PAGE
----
The RIVM’s advice to eat as little fish, shrimp, oysters and mussels from the Western Scheldt as possible has led to a renewed call in Zeeland for a rapid population screening. This should show how much harmful pfas there are in the blood of residents of the Western Scheldt area. Self-caught fish, crustaceans and shellfish from the Western Scheldt appear to contain eight to ten times as much pfas as in store-bought products.
The GGD in Zeeland needs another month to decide on the population screening. First, the results of a food study by the RIVM are discussed in a national expert group. It includes experts in various fields. The team advises on the usefulness and necessity of a health screening and its form. The advice of those experts is not expected to be ready until the end of June.
Earlier today it was announced that home-caught fish and crustaceans from the Western Scheldt contain eight to ten times as much pfas as products in the store. The RIVM therefore recommends eating as little of it as possible, because the harmful substances enter the body on top of the pfas that we already ingest. The research was carried out after unrest had arisen in Zeeland about the discharge of large quantities of pfas by chemical group 3M in Zwijndrecht, Belgium.
Five to twelve
The municipal councils of Borsele, Kapelle, Reimerswaal, Hulst and Sluis have long wanted steps to be taken quickly by conducting a health survey among the population around the Western Scheldt. Alderman Jean-Paul Hageman (Hulst) once again emphasizes the importance of a voluntary population screening because of the results of the RIVM study.
“It’s not a question of whether it should happen: it has to happen and it has to happen quickly. Our residents have a right to know what is wrong with them.” The municipality is regularly called by residents. Hageman: “We have a lot of worried residents in our municipality and we want to quickly remove that unrest. It is now really five to twelve, the investigation must be done quickly.”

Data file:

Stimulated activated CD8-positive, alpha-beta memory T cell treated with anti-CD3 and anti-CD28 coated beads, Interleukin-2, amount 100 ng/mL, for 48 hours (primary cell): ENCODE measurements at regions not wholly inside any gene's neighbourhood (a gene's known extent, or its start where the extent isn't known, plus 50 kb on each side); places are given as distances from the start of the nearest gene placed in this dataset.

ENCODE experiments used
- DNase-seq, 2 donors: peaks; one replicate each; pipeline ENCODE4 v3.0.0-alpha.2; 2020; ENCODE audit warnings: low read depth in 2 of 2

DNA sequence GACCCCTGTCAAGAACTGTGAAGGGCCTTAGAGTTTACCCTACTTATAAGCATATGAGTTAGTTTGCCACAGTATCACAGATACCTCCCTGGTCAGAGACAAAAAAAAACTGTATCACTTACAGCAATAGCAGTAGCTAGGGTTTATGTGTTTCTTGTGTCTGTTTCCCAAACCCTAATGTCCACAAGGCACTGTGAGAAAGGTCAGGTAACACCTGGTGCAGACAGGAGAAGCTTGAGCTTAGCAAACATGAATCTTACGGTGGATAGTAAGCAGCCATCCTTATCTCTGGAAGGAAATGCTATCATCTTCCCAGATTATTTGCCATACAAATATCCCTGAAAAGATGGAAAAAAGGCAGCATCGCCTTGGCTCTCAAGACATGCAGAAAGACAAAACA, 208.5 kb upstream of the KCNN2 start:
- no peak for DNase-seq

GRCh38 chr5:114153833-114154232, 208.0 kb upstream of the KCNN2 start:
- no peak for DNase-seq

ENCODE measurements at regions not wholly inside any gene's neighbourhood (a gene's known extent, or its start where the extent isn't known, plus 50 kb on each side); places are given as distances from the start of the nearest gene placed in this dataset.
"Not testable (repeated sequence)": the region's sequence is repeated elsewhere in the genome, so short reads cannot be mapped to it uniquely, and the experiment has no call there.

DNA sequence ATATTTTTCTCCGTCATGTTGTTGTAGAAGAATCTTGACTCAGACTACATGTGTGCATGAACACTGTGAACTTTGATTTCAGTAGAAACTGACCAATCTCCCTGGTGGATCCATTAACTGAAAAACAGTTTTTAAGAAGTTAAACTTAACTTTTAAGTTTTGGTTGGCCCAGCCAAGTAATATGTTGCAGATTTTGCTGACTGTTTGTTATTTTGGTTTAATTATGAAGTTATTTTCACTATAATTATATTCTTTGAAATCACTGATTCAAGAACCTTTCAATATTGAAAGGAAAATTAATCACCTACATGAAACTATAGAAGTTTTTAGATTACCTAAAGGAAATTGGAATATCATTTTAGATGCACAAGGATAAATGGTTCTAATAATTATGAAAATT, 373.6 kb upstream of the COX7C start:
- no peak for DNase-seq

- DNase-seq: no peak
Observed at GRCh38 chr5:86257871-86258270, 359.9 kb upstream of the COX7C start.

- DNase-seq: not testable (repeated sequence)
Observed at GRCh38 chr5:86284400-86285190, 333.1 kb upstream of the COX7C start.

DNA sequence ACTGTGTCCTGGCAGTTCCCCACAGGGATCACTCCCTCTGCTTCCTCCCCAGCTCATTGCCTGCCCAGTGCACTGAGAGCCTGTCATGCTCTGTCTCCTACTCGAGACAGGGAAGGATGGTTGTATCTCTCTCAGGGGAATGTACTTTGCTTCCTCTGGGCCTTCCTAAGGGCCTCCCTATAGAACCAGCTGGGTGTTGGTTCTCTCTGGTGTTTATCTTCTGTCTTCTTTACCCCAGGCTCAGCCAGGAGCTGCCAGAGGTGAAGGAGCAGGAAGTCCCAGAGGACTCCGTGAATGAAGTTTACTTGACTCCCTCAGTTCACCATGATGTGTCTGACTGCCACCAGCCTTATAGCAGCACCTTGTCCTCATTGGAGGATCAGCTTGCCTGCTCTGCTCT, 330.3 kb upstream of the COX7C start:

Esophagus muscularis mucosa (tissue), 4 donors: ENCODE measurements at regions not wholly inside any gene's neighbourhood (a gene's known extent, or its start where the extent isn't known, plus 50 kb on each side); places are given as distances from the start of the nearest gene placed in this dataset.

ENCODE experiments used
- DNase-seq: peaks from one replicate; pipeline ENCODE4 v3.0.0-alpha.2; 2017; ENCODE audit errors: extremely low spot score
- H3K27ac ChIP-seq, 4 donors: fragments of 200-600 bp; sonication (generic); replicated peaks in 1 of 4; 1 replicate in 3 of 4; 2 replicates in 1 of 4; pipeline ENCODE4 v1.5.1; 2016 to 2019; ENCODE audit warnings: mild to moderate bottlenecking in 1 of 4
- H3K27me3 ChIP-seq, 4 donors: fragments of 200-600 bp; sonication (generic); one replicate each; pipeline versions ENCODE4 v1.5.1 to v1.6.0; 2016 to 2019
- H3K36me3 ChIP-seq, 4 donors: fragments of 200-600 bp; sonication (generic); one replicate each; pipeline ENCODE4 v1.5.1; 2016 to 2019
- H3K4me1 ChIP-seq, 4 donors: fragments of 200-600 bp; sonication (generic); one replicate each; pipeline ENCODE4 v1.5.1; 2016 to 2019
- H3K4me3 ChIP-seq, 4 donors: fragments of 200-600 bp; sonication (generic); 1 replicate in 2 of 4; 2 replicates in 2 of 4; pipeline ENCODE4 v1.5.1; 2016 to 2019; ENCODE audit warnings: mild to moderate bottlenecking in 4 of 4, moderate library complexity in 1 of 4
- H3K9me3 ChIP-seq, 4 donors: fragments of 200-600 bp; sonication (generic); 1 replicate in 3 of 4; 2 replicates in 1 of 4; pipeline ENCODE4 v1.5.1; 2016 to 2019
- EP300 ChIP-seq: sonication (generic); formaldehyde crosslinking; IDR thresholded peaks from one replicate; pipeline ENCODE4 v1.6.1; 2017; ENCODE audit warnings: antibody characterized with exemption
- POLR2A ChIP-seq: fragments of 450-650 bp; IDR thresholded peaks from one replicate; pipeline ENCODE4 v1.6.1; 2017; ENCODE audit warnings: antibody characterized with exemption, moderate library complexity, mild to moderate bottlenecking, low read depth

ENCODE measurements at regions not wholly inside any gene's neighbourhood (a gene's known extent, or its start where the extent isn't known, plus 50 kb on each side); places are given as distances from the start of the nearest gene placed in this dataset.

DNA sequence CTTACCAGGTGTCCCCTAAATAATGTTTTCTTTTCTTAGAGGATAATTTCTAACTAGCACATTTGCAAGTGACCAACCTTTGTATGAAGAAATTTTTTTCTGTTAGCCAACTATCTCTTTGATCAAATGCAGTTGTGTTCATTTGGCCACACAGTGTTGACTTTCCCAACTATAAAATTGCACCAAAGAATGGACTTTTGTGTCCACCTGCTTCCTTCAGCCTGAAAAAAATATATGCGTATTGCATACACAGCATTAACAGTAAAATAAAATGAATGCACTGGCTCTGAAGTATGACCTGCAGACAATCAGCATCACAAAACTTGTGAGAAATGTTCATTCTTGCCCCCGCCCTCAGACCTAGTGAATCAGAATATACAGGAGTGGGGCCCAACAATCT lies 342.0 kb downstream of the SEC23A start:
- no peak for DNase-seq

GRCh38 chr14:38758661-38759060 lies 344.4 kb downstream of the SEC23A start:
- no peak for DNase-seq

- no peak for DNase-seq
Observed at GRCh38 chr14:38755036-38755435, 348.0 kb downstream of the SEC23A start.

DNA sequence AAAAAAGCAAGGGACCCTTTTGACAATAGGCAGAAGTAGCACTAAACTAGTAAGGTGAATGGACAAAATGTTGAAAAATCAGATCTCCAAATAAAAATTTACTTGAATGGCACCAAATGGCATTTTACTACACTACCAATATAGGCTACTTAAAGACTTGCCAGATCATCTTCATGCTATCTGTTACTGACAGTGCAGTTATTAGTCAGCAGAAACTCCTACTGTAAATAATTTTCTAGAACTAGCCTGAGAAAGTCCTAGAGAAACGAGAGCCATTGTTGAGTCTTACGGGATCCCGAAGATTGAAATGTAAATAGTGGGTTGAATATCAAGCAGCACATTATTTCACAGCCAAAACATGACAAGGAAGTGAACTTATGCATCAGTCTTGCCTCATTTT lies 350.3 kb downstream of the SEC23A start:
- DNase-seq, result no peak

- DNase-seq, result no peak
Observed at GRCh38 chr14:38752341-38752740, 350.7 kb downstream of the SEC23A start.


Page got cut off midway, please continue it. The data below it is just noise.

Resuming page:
More than blood tests
“I absolutely understand the concerns, because pfas have health risks,” says Joke Gaemers, director of the GGD. “We asked the national expert group: what is the use of a population screening and which type?”
Gaemers points out that it is about more than blood tests. “If you only measure blood, you know whether the value in your body is too high or not. But otherwise you know so little. We also have to offer aftercare, for example by doing a survey or making sure that we have an accessible are to answer questions.”
Also pfas at Perkpolder
Incidentally, it turned out today that RIVM also found pfas in the vicinity of a dike near Perkpolder. This happened during a study into the use of thermally cleaned soil for the construction of the dyke.
The pfas in the surface water were not present in the soil used, but most likely originated from the Western Scheldt. The RIVM therefore advises not to let dogs drink from the ditch and not to consume fish caught in the area.